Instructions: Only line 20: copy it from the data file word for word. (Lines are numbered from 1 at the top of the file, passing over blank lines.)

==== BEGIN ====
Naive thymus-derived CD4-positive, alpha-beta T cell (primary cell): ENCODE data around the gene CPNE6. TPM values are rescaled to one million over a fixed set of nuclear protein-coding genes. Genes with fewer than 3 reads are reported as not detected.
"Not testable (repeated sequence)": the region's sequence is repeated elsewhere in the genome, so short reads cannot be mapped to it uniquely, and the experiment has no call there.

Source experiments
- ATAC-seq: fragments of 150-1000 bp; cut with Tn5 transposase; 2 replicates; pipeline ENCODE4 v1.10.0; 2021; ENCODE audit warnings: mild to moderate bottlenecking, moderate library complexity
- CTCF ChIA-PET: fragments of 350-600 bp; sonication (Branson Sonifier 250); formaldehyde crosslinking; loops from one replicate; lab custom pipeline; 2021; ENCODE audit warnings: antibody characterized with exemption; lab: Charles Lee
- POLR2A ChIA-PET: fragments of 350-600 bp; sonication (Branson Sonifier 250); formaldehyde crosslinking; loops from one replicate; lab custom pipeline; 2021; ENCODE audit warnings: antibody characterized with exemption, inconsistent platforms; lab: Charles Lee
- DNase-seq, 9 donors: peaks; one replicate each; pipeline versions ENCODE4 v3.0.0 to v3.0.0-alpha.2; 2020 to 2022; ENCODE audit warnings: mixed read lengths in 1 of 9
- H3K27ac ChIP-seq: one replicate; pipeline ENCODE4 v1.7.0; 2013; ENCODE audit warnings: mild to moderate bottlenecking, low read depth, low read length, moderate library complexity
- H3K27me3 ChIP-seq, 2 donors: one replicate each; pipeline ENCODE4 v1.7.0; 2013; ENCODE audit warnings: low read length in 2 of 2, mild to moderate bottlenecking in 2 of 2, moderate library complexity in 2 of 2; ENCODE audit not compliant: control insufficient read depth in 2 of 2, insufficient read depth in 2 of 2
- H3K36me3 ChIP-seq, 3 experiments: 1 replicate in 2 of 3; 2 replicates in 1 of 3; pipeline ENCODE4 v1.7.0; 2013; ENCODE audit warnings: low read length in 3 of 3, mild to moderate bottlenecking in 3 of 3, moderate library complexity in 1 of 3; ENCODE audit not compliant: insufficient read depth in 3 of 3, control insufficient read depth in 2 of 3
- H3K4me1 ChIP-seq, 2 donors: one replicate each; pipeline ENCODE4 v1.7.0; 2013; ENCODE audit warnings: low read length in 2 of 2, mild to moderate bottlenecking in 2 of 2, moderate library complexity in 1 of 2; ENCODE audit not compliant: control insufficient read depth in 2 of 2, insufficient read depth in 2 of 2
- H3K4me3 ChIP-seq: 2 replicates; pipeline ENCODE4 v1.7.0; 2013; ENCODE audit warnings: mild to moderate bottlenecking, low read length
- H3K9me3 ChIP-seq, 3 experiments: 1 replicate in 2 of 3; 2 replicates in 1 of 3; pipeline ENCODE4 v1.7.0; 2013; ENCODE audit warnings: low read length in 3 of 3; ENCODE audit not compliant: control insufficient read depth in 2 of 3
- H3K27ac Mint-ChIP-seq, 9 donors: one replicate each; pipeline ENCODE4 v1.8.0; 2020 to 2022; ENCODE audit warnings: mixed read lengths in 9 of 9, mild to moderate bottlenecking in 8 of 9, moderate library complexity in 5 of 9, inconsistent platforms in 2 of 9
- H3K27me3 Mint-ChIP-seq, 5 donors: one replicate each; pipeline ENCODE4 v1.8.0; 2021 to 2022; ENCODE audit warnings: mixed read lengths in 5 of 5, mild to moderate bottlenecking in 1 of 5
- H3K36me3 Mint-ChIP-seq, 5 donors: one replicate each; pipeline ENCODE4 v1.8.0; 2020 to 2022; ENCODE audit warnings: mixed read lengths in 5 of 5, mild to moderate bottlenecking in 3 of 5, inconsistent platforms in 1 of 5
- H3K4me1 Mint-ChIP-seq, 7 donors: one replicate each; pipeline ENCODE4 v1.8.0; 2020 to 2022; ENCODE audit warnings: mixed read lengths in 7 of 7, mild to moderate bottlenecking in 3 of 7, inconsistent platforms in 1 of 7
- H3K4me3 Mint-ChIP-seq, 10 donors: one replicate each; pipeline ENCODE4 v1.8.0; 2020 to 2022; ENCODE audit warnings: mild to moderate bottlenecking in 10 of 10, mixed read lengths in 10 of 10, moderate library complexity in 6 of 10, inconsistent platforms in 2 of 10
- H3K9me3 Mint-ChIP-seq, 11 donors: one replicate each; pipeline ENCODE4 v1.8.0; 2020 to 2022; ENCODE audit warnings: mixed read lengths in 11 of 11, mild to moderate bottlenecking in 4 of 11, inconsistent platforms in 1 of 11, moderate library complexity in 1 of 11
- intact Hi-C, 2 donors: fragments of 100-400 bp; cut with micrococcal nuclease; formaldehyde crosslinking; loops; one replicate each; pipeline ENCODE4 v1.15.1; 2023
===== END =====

- intact Hi-C, 2 donors: fragments of 100-400 bp; cut with micrococcal nuclease; formaldehyde crosslinking; loops; one replicate each; pipeline ENCODE4 v1.15.1; 2023